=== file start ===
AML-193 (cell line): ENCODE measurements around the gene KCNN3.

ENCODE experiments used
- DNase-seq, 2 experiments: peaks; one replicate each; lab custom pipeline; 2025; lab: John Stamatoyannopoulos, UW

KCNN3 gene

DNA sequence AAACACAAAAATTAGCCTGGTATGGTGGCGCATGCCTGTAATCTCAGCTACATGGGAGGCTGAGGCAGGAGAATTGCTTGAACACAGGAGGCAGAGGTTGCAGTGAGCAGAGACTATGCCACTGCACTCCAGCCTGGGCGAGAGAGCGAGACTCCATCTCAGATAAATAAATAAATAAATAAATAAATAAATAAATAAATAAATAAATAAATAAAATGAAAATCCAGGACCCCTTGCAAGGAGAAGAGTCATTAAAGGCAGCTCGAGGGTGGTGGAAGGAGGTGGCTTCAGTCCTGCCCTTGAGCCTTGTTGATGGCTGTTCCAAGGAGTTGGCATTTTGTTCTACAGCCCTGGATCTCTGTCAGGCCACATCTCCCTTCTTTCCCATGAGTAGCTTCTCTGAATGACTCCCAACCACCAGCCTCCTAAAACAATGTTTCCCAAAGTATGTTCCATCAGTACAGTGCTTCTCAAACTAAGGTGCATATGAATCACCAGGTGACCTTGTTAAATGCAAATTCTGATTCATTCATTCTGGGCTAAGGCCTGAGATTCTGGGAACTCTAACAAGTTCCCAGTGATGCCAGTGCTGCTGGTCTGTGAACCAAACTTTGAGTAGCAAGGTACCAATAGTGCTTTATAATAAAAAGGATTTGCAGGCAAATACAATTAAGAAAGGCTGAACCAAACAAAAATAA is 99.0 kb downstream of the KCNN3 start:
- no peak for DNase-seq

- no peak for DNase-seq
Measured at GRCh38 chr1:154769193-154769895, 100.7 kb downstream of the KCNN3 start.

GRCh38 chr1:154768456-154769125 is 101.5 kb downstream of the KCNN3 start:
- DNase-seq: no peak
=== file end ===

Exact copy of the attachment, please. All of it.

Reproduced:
AML-193 (cell line): ENCODE measurements around the gene KCNN3.

ENCODE experiments used
- DNase-seq, 2 experiments: peaks; one replicate each; lab custom pipeline; 2025; lab: John Stamatoyannopoulos, UW

KCNN3 gene

DNA sequence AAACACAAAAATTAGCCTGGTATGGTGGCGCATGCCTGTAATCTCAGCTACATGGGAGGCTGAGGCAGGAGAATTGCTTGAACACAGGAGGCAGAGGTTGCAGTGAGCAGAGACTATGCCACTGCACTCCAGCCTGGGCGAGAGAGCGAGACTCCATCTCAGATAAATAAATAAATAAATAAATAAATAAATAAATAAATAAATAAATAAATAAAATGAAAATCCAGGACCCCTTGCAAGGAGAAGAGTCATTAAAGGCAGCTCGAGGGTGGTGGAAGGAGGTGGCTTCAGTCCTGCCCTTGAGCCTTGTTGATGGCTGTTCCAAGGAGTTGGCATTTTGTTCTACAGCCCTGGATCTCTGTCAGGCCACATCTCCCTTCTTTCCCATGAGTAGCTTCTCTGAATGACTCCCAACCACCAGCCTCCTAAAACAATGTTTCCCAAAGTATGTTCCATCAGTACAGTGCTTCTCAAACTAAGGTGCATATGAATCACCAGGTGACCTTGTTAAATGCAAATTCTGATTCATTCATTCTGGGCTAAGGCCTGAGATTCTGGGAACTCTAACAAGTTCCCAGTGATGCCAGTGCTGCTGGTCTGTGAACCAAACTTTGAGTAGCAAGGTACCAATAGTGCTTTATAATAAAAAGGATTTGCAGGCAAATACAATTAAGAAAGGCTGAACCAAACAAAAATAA is 99.0 kb downstream of the KCNN3 start:
- no peak for DNase-seq

- no peak for DNase-seq
Measured at GRCh38 chr1:154769193-154769895, 100.7 kb downstream of the KCNN3 start.

GRCh38 chr1:154768456-154769125 is 101.5 kb downstream of the KCNN3 start:
- DNase-seq: no peak